With months or even weeks left until your wedding day, you may be dying with excitement one day and wracked with nerves the next. "The days leading up to a wedding are almost always a mix of excitement and nerves," says Lesli Doares, licensed marriage therapist and author of Blueprint for a Lasting Marriage.
Meet the Expert
Lesli Doares is a North Carolina-based licensed marriage and family therapist. She is the author of "Blueprint for a Lasting Marriage" and the owner of Foundations Coaching.
But there's one thing for which all brides can breathe a big sigh of relief: the up-and-down feelings and waves of both positive and negative emotions are nothing to be concerned about. "These roller coaster feelings are completely normal," says Doares. "Weddings, no matter the size, are important both practically and for their deeper meaning. Getting married is a milestone and therefore generates a lot of mixed emotions. Major change can be scary, even when it's something you want."
For example, Doares points out, a shy bride could feel gloriously happy about tying the knot until she thinks about being the center of attention during the ceremony. "There may also be some tension or dread around the mix of people who will be present," she says. "This is especially true if some of the invited guests are have-to-be-invited guests as opposed to people the newlyweds really want there."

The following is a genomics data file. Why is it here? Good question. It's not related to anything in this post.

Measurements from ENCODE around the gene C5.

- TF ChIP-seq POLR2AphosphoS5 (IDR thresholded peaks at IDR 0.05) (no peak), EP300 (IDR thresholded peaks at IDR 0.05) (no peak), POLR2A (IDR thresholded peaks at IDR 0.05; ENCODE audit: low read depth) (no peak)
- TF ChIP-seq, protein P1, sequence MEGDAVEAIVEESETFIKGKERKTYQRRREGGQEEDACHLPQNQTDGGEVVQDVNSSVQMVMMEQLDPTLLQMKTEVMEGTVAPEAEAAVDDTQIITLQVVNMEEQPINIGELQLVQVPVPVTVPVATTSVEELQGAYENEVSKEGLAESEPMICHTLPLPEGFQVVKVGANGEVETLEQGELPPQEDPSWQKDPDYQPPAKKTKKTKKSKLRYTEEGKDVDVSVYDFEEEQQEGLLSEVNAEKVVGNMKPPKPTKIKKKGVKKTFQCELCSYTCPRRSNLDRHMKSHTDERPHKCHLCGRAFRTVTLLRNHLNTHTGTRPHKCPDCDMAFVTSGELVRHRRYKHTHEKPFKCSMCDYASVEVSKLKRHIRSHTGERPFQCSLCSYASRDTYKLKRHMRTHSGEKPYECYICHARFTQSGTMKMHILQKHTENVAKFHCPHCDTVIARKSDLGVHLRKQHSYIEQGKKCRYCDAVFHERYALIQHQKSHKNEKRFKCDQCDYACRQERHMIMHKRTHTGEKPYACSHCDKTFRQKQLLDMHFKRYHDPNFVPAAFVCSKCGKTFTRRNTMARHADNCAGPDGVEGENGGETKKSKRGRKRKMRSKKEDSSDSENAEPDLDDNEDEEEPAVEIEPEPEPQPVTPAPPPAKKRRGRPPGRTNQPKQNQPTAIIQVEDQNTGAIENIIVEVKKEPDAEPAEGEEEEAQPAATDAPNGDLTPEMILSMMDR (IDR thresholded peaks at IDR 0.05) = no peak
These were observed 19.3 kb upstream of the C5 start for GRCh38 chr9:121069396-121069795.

You're high thinking of dancing to your DJ's spin and down when your mind wanders to your future father-in-law's toast—and it's easy to think something is wrong in those low moments devoid of excitement. "We automatically think that there should only be positive emotions when we're taking what we believe is a positive action," Doares explains. But, "when you're caught on the roller coaster of feelings, it's important to keep in mind that the feeling is just that—a feeling. It represents a particular moment in time."
It's not only normal but totally okay to really feel and embrace the ups and downs, Doares says. "Be curious about what is being tapped," she advises. "Naming something as anxiety is helpful but figuring out what the anxiety is about is better. Are you concerned about your guests having a good time? Are you bothered that your annoying aunt will be there? What is the feeling really about? Feelings are just a source of information. While excitement and happiness are pretty clear, anxiety is a bit harder to understand at first. The more willing you are to explore it, the more you can learn about yourself and your reaction to change."